Mayor Tory declares February 14 'Safe City Day' in Toronto

February 14, 2018

Mayor John Tory today declared February 14, 2018 as Toronto's first annual Safe City Day. Recognizing Safe City Day highlights the importance of bystanders' role assisting people in heart-related medical emergencies, especially cardiac arrest.

"February is Heart Month, and what better day to declare a day of reflecting on the heart than February 14," said Mayor Tory. "When I realized how many people could be saved in Toronto if bystanders stepped up quickly to help in a medical emergency, I knew we should draw more attention to learning CPR and the use of automated external defibrillators."

"Toronto Paramedic Services' Safe City program trains residents in first aid, CPR and how to use an AED," said Toronto Paramedic Services Chief Gord McEachen. "There are approximately 2,000 sudden cardiac arrests every year in the city of Toronto, most of them in public places, where early CPR intervention from a bystander can make a difference in saving someone's life. You are the strongest link to helping to save someone's life after they suffer a sudden cardiac arrest."

"Thanks to my friends Bayete, David and Gerald, who started CPR and used the AED on me when I suffered my cardiac arrest on November 23, 2017, I am standing here today celebrating with all of you," said John Turco, a cardiac arrest survivor.

Between 10 a.m. and 2 p.m. today, members of the public, City Council members and City staff had an opportunity to try CPR and become familiar with using an automated external defibrillator (AED).

Toronto was declared a Safe City by City Council in 1998. Since that time, Toronto Paramedic Services has grown the related Safe City program to the extent that it now trains about 7,500 people annually in first aid, CPR and AED use. In addition, Toronto Paramedic Services maintains more than 1,500 public access defibrillators in public places across the city, including TTC subway stations, community centres, swimming pools, skating rinks and some schools.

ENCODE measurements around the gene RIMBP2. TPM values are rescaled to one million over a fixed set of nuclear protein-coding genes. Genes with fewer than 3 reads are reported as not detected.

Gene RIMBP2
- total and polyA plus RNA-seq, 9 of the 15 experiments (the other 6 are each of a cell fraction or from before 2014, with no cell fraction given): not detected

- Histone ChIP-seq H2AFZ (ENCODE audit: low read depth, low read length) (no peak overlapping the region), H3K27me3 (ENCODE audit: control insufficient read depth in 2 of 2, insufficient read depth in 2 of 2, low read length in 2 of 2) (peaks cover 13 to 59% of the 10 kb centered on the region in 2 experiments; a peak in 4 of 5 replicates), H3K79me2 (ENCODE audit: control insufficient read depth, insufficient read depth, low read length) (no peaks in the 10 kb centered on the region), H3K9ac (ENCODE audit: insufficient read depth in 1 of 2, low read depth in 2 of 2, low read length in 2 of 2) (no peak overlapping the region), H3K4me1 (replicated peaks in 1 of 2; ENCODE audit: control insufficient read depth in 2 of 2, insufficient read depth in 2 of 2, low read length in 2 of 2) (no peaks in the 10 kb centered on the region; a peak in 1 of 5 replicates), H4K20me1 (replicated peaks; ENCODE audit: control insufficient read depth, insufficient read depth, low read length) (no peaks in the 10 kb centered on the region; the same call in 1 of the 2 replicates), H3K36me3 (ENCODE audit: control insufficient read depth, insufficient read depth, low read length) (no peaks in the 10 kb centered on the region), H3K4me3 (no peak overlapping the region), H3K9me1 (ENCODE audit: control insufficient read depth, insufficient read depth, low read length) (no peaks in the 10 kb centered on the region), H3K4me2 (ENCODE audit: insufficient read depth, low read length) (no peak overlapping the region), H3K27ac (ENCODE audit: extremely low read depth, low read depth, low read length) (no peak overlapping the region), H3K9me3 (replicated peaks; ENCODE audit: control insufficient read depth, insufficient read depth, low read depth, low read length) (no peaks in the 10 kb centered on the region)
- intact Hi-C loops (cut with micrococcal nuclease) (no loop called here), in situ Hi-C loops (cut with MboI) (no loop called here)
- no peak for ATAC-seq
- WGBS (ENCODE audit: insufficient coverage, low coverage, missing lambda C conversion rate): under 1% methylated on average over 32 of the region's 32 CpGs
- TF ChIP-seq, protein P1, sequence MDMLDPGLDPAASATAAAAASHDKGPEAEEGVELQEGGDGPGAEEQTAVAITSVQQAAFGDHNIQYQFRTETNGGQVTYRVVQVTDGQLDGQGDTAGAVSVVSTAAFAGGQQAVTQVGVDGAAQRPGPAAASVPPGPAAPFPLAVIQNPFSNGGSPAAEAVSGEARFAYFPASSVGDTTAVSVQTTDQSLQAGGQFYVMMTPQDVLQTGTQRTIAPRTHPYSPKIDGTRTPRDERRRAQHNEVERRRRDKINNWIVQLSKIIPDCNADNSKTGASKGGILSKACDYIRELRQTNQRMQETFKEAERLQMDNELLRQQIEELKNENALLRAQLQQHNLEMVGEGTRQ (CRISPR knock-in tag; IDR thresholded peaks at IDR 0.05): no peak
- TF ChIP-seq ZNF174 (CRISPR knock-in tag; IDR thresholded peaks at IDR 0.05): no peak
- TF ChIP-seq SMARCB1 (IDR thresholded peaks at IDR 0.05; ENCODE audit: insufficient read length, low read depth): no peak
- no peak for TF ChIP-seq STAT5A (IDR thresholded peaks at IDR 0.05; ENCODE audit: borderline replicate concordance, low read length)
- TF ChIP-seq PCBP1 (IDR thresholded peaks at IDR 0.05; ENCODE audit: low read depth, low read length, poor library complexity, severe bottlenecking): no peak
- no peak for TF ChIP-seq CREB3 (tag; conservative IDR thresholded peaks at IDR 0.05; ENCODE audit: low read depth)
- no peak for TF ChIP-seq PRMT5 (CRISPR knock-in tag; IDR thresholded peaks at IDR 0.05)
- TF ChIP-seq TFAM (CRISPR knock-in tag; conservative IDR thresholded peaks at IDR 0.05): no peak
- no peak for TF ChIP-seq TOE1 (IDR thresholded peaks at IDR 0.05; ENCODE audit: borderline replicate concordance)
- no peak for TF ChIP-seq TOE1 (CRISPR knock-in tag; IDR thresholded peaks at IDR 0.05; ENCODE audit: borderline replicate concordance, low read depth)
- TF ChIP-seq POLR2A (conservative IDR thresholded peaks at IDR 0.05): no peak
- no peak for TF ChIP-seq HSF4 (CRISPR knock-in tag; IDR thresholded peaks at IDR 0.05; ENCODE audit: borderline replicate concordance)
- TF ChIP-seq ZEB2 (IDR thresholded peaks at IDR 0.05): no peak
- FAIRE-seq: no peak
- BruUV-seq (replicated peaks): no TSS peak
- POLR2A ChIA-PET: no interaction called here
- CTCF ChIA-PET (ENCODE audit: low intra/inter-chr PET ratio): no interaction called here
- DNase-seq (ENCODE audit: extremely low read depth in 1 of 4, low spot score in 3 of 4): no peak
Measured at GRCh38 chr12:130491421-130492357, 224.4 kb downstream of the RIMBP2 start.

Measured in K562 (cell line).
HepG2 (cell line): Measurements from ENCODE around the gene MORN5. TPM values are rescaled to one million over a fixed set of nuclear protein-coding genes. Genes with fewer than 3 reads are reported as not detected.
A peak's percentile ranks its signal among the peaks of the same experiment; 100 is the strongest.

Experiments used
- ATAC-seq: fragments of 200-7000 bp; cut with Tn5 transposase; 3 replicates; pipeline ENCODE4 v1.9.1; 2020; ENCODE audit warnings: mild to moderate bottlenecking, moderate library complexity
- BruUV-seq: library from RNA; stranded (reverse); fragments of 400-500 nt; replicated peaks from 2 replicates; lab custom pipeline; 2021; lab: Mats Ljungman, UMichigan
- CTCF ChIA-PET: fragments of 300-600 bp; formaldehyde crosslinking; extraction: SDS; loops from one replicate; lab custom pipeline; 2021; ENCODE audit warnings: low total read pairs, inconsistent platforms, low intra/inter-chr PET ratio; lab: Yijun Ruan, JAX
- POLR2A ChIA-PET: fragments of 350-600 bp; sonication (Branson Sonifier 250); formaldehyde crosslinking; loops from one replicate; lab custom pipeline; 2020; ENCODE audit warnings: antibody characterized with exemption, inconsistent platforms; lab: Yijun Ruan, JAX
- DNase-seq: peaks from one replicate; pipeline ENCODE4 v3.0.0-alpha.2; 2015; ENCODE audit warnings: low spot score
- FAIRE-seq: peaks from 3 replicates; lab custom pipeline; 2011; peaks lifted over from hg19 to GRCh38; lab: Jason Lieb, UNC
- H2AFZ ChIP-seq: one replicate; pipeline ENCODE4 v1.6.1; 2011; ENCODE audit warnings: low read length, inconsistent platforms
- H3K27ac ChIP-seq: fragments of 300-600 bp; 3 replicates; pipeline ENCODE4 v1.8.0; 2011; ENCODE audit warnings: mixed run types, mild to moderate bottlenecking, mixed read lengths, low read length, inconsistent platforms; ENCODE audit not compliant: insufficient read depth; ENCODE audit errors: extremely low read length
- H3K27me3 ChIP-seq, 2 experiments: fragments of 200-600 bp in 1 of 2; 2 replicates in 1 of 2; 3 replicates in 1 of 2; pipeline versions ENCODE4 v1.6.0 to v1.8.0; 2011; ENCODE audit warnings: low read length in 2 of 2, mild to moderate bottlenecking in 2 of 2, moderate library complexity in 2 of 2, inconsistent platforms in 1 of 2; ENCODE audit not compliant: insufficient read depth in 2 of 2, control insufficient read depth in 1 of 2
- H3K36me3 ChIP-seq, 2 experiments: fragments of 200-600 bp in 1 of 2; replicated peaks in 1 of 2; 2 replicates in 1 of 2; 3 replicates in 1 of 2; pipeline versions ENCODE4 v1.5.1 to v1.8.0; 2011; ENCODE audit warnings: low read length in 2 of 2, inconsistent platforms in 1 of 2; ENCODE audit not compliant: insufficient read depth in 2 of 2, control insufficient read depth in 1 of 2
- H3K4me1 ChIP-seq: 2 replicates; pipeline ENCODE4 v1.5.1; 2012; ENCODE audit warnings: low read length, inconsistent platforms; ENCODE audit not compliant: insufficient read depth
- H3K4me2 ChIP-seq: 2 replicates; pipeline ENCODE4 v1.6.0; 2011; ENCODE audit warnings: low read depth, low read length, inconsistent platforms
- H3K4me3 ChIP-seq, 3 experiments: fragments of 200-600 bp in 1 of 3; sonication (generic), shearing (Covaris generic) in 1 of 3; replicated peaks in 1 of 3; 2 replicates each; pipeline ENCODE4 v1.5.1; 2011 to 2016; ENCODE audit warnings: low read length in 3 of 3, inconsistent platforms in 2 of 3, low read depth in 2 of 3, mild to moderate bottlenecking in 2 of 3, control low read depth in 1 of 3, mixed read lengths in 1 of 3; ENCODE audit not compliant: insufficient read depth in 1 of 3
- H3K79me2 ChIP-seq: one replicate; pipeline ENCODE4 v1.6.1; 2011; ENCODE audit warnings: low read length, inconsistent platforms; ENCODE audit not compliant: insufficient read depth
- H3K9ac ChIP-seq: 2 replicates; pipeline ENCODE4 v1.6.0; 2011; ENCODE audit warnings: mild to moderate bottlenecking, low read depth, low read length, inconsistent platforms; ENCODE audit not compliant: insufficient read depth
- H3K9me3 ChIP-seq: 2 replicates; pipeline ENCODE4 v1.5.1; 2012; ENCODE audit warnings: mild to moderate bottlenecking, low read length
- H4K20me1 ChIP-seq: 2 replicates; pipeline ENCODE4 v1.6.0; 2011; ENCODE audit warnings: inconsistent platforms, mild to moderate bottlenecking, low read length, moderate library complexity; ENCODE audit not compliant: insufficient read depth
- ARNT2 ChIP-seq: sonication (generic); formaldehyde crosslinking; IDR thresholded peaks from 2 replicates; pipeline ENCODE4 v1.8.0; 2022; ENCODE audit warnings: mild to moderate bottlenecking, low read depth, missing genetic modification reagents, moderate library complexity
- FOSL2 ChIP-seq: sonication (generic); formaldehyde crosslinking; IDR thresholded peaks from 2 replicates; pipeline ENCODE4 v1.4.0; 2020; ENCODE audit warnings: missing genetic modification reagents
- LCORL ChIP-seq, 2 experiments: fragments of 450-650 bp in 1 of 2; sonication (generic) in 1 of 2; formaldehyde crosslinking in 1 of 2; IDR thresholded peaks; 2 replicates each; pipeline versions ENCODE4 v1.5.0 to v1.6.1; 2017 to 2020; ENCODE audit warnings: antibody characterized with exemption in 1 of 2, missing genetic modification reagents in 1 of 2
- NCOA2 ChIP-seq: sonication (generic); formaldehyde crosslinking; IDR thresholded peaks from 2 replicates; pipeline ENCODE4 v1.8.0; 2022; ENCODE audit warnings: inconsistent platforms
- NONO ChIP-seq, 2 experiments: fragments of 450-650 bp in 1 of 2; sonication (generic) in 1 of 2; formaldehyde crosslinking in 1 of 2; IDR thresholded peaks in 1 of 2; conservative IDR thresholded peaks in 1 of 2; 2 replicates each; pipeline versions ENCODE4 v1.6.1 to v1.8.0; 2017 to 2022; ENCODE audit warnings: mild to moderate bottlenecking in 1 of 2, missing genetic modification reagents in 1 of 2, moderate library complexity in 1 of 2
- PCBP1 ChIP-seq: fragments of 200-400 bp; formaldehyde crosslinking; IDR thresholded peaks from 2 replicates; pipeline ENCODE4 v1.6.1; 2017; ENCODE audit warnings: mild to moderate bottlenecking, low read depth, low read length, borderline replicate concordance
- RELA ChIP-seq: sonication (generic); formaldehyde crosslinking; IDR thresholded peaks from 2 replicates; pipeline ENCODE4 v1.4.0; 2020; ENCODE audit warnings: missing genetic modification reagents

Anyone can help paramedics save a life if they follow this advice when encountering an apparent cardiac-arrest emergency:

- Call 911 and get an AED or send someone to get an AED.

- Start CPR.

- Activate the AED as soon as possible and follow the voice prompts.

- Continue CPR until paramedics arrive, and continue to follow AED prompts.

Interested in taking a course? Toronto Paramedic Services Safe City instructors present courses at locations across the city, with registration available at

This news release is also available on the City's website at

Toronto is Canada's largest city, the fourth largest in North America, and home to a diverse population of about 2.8 million people. It is a global centre for business, finance, arts and culture and is consistently ranked one of the world's most livable cities. For information on non-emergency City services and programs, Toronto residents, businesses and visitors can visit, call 311, 24 hours a day, 7 days a week, or follow us on Twitter at, on Instagram at or on Facebook at

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Media contact: Kim McKinnon, Toronto Paramedic Services, 416-392-2255, This email address is being protected from spambots. You need JavaScript enabled to view it.